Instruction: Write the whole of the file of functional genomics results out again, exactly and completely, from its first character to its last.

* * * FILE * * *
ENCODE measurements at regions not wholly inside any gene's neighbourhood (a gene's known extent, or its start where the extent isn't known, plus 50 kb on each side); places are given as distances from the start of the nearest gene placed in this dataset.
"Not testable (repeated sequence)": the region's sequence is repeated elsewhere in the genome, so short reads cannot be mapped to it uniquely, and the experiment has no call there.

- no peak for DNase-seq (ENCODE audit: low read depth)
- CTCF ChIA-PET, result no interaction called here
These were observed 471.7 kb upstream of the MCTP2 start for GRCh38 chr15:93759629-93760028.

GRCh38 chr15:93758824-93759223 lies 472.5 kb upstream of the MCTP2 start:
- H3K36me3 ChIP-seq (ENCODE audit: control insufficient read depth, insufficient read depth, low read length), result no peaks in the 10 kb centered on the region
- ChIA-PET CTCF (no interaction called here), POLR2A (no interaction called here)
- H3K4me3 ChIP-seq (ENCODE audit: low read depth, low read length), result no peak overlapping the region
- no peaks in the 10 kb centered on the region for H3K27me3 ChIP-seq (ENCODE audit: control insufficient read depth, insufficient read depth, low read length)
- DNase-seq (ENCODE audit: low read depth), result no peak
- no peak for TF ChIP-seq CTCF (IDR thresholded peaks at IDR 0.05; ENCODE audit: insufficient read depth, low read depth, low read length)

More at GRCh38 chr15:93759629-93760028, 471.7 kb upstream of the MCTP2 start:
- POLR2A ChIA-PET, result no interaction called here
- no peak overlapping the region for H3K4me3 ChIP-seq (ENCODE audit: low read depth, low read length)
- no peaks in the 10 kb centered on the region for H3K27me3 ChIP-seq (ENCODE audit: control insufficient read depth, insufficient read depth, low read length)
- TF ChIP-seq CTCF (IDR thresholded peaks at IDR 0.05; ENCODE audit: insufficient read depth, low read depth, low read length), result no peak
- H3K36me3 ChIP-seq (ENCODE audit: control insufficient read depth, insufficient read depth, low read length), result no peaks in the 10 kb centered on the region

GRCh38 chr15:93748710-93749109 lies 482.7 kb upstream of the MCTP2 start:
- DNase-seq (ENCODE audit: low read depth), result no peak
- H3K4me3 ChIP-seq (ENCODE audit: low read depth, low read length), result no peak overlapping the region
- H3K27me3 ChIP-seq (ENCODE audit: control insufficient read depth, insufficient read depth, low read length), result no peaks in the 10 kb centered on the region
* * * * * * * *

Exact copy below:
ENCODE measurements at regions not wholly inside any gene's neighbourhood (a gene's known extent, or its start where the extent isn't known, plus 50 kb on each side); places are given as distances from the start of the nearest gene placed in this dataset.
"Not testable (repeated sequence)": the region's sequence is repeated elsewhere in the genome, so short reads cannot be mapped to it uniquely, and the experiment has no call there.

- no peak for DNase-seq (ENCODE audit: low read depth)
- CTCF ChIA-PET, result no interaction called here
These were observed 471.7 kb upstream of the MCTP2 start for GRCh38 chr15:93759629-93760028.

GRCh38 chr15:93758824-93759223 lies 472.5 kb upstream of the MCTP2 start:
- H3K36me3 ChIP-seq (ENCODE audit: control insufficient read depth, insufficient read depth, low read length), result no peaks in the 10 kb centered on the region
- ChIA-PET CTCF (no interaction called here), POLR2A (no interaction called here)
- H3K4me3 ChIP-seq (ENCODE audit: low read depth, low read length), result no peak overlapping the region
- no peaks in the 10 kb centered on the region for H3K27me3 ChIP-seq (ENCODE audit: control insufficient read depth, insufficient read depth, low read length)
- DNase-seq (ENCODE audit: low read depth), result no peak
- no peak for TF ChIP-seq CTCF (IDR thresholded peaks at IDR 0.05; ENCODE audit: insufficient read depth, low read depth, low read length)

More at GRCh38 chr15:93759629-93760028, 471.7 kb upstream of the MCTP2 start:
- POLR2A ChIA-PET, result no interaction called here
- no peak overlapping the region for H3K4me3 ChIP-seq (ENCODE audit: low read depth, low read length)
- no peaks in the 10 kb centered on the region for H3K27me3 ChIP-seq (ENCODE audit: control insufficient read depth, insufficient read depth, low read length)
- TF ChIP-seq CTCF (IDR thresholded peaks at IDR 0.05; ENCODE audit: insufficient read depth, low read depth, low read length), result no peak
- H3K36me3 ChIP-seq (ENCODE audit: control insufficient read depth, insufficient read depth, low read length), result no peaks in the 10 kb centered on the region

GRCh38 chr15:93748710-93749109 lies 482.7 kb upstream of the MCTP2 start:
- DNase-seq (ENCODE audit: low read depth), result no peak
- H3K4me3 ChIP-seq (ENCODE audit: low read depth, low read length), result no peak overlapping the region
- H3K27me3 ChIP-seq (ENCODE audit: control insufficient read depth, insufficient read depth, low read length), result no peaks in the 10 kb centered on the region